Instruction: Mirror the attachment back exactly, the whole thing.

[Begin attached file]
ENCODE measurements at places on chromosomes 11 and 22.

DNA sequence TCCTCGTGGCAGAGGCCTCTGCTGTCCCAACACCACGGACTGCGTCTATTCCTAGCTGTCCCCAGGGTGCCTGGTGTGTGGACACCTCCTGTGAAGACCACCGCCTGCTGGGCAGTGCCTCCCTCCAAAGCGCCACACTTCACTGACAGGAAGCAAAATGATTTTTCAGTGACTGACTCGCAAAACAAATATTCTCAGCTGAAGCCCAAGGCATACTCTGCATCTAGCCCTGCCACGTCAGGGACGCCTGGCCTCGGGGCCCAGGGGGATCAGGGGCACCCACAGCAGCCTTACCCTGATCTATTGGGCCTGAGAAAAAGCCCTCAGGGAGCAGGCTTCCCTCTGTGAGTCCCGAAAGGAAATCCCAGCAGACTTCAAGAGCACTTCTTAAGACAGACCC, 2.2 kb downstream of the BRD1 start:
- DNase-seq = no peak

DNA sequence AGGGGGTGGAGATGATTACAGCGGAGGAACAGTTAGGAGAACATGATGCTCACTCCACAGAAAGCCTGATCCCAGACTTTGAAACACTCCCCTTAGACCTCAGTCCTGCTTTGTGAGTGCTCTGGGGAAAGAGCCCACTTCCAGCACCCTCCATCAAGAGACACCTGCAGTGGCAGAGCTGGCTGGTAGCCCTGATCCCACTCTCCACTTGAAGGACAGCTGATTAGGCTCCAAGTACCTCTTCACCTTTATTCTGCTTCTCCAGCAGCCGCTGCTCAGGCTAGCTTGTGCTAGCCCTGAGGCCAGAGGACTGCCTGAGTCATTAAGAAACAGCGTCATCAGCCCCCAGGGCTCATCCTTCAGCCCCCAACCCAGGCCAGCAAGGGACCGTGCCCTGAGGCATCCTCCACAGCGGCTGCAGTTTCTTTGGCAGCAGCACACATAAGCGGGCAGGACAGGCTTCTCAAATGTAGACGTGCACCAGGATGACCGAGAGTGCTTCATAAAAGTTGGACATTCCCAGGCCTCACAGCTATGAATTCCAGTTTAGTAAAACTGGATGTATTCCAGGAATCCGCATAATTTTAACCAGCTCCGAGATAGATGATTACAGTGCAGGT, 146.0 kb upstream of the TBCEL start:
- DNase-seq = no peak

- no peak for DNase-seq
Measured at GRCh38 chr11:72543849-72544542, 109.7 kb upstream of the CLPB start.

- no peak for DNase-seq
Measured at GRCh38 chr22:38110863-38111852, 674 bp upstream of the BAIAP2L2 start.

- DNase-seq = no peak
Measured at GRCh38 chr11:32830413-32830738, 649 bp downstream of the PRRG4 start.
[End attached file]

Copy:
ENCODE measurements at places on chromosomes 11 and 22.

DNA sequence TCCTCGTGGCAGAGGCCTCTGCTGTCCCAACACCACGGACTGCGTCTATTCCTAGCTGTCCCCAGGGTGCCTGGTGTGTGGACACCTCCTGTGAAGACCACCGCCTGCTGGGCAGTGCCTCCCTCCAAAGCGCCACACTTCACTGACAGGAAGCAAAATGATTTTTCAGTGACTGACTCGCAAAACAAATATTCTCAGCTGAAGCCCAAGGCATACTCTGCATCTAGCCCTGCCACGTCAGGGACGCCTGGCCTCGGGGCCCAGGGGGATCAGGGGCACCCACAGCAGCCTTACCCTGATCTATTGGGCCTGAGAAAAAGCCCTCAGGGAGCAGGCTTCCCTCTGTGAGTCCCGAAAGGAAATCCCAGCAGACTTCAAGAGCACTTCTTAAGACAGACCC, 2.2 kb downstream of the BRD1 start:
- DNase-seq = no peak

DNA sequence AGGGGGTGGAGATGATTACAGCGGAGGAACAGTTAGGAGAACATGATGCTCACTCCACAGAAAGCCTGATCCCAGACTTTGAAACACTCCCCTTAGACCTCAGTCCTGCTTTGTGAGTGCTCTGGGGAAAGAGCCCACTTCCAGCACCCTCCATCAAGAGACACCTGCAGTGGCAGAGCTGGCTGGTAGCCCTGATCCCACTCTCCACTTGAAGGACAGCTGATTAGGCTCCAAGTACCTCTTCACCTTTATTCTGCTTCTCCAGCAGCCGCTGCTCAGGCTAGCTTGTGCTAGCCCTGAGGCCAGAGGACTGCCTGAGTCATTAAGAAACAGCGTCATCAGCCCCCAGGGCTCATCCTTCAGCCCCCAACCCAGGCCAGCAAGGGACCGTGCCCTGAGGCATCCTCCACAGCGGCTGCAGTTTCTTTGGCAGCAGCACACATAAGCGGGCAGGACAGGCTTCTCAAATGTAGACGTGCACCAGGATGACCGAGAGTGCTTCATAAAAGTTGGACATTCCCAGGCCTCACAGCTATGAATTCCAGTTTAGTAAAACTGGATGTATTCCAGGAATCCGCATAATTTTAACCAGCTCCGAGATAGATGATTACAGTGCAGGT, 146.0 kb upstream of the TBCEL start:
- DNase-seq = no peak

- no peak for DNase-seq
Measured at GRCh38 chr11:72543849-72544542, 109.7 kb upstream of the CLPB start.

- no peak for DNase-seq
Measured at GRCh38 chr22:38110863-38111852, 674 bp upstream of the BAIAP2L2 start.

- DNase-seq = no peak
Measured at GRCh38 chr11:32830413-32830738, 649 bp downstream of the PRRG4 start.